I would like to exercise my right according to Directive/2004/38/EC to permanently move to Portugal with my wife.

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    Generally passports are never renewed for more than 10 years of validity, that's the first time I hear when someone has a passport valid for more than 10 years. I suggest checking whether you can visit to Portugal in tourist capacity (I'm guessing that would not require a new visa?) and exchange the passport
    – littleadv
    Jun 28 '15 at 23:02
  • @littleadv she needs a visa to get into Portugal whether as a tourist or as an immigrant.
    – phoog
    Jun 29 '15 at 5:09
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    The 10 year rule is specified in the Schengen code. It is not explicitly said to apply to third-country nationals who enjoy freedom of movement under EU law, but it does appear with some other provisions that don't apply to those people. My guess is that a court might well find in your favor, but you don't have time for that.
    – phoog
    Jun 29 '15 at 5:13
  • Doesn't she have UK residency card?
    – littleadv
    Jun 29 '15 at 6:06
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    @JDavis I am not sure that a court would agree with me. All the Schengen codes talk about passports being issued within the last 10 years. If you cannot persuade the Portuguese consulate, you might see if the French have a different interpretation; Guinea Bissau has an embassy there, too.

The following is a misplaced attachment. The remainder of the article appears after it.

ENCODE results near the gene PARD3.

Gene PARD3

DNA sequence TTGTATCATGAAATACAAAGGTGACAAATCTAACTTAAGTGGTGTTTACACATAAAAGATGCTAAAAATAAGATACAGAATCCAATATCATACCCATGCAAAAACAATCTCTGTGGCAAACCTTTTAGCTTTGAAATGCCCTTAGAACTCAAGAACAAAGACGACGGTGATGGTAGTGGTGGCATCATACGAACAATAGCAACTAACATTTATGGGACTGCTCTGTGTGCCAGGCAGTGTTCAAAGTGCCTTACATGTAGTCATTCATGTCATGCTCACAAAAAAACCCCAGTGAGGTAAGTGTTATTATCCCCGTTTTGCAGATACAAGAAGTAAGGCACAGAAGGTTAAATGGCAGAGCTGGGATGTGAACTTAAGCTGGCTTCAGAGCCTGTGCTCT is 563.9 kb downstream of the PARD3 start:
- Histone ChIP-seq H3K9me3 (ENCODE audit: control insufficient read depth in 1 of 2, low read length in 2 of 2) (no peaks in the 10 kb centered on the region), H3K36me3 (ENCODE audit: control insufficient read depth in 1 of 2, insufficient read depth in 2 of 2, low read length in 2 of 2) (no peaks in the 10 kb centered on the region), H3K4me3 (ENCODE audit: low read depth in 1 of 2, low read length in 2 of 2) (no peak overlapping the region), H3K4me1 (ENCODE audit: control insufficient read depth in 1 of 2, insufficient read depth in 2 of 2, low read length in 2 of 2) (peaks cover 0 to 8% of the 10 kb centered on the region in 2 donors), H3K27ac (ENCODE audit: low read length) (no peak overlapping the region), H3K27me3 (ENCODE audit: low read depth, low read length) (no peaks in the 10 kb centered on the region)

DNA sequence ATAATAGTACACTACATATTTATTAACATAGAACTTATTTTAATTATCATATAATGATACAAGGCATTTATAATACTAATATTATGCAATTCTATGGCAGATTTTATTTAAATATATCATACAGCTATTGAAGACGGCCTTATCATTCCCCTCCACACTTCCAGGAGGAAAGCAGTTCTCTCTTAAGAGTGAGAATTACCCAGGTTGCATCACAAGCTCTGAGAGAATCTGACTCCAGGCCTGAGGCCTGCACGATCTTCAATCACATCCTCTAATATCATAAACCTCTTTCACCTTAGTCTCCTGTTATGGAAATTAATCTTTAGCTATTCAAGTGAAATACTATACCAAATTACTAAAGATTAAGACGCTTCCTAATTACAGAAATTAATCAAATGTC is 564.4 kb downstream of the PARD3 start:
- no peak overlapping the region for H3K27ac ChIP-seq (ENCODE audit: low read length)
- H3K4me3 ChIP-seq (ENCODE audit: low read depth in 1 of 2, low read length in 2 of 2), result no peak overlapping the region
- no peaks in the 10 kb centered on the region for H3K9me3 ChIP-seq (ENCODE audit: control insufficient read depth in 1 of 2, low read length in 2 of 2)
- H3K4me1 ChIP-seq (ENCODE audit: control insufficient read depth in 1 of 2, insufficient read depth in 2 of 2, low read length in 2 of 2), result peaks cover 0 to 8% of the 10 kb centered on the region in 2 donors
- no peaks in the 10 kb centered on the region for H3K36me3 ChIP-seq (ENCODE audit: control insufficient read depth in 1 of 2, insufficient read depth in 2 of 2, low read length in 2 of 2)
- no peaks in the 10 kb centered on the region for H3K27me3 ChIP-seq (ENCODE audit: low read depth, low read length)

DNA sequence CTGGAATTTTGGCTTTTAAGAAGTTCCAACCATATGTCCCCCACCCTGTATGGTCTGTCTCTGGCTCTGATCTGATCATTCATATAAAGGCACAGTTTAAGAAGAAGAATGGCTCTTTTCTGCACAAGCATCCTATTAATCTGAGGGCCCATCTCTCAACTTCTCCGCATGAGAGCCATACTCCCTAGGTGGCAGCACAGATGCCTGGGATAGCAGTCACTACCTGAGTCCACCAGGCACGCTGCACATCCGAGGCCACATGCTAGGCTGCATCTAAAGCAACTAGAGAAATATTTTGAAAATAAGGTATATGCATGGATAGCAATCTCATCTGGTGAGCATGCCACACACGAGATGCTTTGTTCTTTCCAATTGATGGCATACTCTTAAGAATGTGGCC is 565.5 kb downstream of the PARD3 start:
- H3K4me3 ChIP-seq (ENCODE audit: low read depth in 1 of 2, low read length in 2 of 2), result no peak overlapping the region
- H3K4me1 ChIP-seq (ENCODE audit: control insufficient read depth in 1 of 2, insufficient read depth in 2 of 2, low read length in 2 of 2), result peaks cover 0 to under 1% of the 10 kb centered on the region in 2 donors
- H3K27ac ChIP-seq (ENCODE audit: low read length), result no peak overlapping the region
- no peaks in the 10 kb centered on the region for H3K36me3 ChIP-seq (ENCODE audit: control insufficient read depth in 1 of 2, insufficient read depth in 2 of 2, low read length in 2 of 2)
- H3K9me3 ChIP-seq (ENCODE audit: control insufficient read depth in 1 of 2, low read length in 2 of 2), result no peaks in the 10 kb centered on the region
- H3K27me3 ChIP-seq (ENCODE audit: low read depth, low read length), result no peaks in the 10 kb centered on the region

– phoog
    Jun 29 '15 at 7:15

The rule in question applies to all EU countries, but the way you tell it, the Portuguese consulate hasn't formally refused a visa, they have just suggested they cannot accept the application for a technical reason while being otherwise prepared to issue a visa.

You wrote that “Directive/2004/38/EC Article 5 only states that the passport has to be valid which it is” but the whole problem is that the Portuguese consulate apparently disagrees that your wife's passport is indeed valid (at least for this purpose). They might be wrong under Portuguese or EU law (personally I don't know that but it's possible) but juridically it's difficult to base a reasoning on the assumption that the passport is valid if they do not accept it.